Condoms are Fine, but Don't Teach Kids to Say No to Sex

Telling kids to put off sex until marriage doesn't sit well with mainstream journalists. 

When a recent study came out that undermines abstinence-only education, the media gave it a full ride, but the same media refused to cover research supporting abstinence education, or criticisms of the anti-abstinence study.    

On June 8, The Institute for Research and Evaluation in Salt Lake City released a report that studied federally funded abstinence-only programs and found that the best ones “can reduce teen sexual activity by as much as one half.” IRE's report also questions the methodology of the much-hyped Mathematica study, released in April 2007, which challenges the efficacy of abstinence education.  The Institute's work is frequently peer-reviewed, and preeminent sex researcher Douglas Kirby included some of its findings on abstinence education in his 2001 Emerging Answers survey of notable research in the field.  However, the media has so far kept mum on the Institute's abstinence education report. 

The selective coverage is a pattern. 

In March 2007, the U.S. Department of Health and Human Services sponsored the “Abstinence Education Evaluation Conference” in Baltimore, MD to present peer-reviewed research on state abstinence-only programs.  Nearly 400 experts and critics from around the nation attended.  The conference assessed 10 empirical, peer-reviewed studies of abstinence-only programs in 10 states; nine of them found such programs to be extremely effective.  The event was a victory for abstinence education, but even the local press decided to go AWOL.    

The National Abstinence Clearinghouse distributed a press release on the event on April 13.  The release cited ten other peer-reviewed studies favorable to abstinence-only education, and stated: “Recent media have reported that abstinence education is ineffective. While these reports cite one study, there are many more substantive reports that show otherwise.”   NAC President Leslee Unruh vented her frustration: "Opponents of abstinence education have refused to recognize the abundance of both general research that supports abstinent behaviors and programmatic research, which demonstrate the effectiveness of abstinence education.”  But the media didn't pay attention. 

Is the media one of the opponents of abstinence education Unruh was referring to?

The same media devoted hours of coverage to a study alleging that abstinence education is a failure.  In April 2007, Mathematica Policy Research, Inc. released a study, commissioned by the U.S. Department of Health and Human Services, assessing abstinence education programs.  Mathematica released two significant findings: first, that abstinence-only “programs had no effect on the sexual abstinence of youth,” and second, children in abstinence programs “were no more likely to have unprotected sex” than children not in the programs.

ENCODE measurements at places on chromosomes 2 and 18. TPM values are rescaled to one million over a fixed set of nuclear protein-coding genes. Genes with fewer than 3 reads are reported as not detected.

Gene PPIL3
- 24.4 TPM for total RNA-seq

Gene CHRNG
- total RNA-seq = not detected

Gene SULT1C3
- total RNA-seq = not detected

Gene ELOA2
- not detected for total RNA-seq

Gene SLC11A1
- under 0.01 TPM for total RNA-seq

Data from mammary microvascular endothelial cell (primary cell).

National Public Radio's Larry Abramson, April 13: “Does it make sense for the government to spend $170 million a year on abstinence education?...But abstinence education critics say, in fact, the administration has been pushing this approach almost exclusively at the expense of comprehensive programs that are more effective.”

CNN News's Joe Johns, April 13: “But critics argue, abstinence-only programs are not realistic. They do not provide kids with the facts with things about like condom use, and that could leave the kids naive about protecting themselves if they do have sex.”  Johns did not cite a single study supporting abstinence-only education.

ABC's Dianne Sawyer on Good Morning America, April 16: “A government report finds abstinence-only education programs are not working.”


An AP article in the New York Times, April 15:  “Students who participated in sexual abstinence programs were just as likely to have sex as those who did not, according to a study ordered by Congress.”

Dr. Stan Weed of the Institute for Research and Evaluation has criticized the Mathematica study  for, among other things, sampling youth almost exclusively from single-parent, poor African-American households and analyzing programs that provide no follow-up instruction after middle school. 

National Abstinence Education Association Executive Director Valerie Hube claims the programs analyzed were “still in their infancy” and that abstinence-only programs have improved significantly since 1999 when Mathematica's longitudinal study began.  

But the media has so far ignored the criticism. 

David Niedrauer is an intern at the Culture and Media Institute, a division of the Media Research Center.